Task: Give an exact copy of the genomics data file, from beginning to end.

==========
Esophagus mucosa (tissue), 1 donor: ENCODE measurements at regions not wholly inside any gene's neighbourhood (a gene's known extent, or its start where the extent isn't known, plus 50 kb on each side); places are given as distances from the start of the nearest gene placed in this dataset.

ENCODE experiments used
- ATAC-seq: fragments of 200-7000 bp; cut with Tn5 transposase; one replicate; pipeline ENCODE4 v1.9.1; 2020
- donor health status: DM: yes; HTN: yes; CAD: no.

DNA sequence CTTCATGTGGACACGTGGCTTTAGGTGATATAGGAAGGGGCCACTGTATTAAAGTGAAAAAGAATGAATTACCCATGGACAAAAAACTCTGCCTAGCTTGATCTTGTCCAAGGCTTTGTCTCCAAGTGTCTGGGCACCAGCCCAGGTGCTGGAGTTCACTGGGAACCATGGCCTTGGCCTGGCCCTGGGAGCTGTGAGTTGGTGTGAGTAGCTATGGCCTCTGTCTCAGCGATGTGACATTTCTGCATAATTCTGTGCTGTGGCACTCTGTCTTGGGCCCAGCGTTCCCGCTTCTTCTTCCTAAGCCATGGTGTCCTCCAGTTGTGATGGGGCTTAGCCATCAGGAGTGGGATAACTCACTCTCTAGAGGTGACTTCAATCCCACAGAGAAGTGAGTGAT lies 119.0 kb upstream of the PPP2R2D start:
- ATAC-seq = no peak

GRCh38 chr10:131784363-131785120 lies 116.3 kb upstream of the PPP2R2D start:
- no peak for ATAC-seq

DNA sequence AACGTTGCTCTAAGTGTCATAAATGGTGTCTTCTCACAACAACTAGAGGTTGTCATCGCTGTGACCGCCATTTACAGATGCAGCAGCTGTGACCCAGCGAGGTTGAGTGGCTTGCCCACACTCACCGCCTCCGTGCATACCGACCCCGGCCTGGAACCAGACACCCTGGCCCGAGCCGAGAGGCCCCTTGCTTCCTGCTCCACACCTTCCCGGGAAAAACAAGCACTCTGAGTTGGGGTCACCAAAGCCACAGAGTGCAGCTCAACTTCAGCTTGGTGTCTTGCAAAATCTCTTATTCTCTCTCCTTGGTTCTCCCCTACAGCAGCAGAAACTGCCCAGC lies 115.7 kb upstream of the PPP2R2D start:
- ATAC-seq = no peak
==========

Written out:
Esophagus mucosa (tissue), 1 donor: ENCODE measurements at regions not wholly inside any gene's neighbourhood (a gene's known extent, or its start where the extent isn't known, plus 50 kb on each side); places are given as distances from the start of the nearest gene placed in this dataset.

ENCODE experiments used
- ATAC-seq: fragments of 200-7000 bp; cut with Tn5 transposase; one replicate; pipeline ENCODE4 v1.9.1; 2020
- donor health status: DM: yes; HTN: yes; CAD: no.

DNA sequence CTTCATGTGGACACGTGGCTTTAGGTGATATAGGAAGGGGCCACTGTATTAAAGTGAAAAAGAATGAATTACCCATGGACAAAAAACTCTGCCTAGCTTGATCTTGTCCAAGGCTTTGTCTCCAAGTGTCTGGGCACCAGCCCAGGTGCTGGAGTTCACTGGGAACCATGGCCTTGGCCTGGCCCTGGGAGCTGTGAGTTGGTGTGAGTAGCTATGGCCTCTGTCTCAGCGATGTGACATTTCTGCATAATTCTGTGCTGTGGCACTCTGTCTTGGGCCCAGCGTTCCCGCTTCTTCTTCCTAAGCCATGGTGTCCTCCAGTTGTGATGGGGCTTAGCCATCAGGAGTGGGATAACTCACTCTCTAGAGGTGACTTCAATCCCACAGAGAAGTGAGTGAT lies 119.0 kb upstream of the PPP2R2D start:
- ATAC-seq = no peak

GRCh38 chr10:131784363-131785120 lies 116.3 kb upstream of the PPP2R2D start:
- no peak for ATAC-seq

DNA sequence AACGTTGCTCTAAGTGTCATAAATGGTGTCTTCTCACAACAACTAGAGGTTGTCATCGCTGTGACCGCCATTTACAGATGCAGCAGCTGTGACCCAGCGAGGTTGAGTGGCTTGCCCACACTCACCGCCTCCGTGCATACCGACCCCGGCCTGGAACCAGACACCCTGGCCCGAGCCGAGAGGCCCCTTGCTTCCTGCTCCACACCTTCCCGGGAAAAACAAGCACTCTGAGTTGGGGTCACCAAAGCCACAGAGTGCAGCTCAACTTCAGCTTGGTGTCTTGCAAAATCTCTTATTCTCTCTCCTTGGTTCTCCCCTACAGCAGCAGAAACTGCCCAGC lies 115.7 kb upstream of the PPP2R2D start:
- ATAC-seq = no peak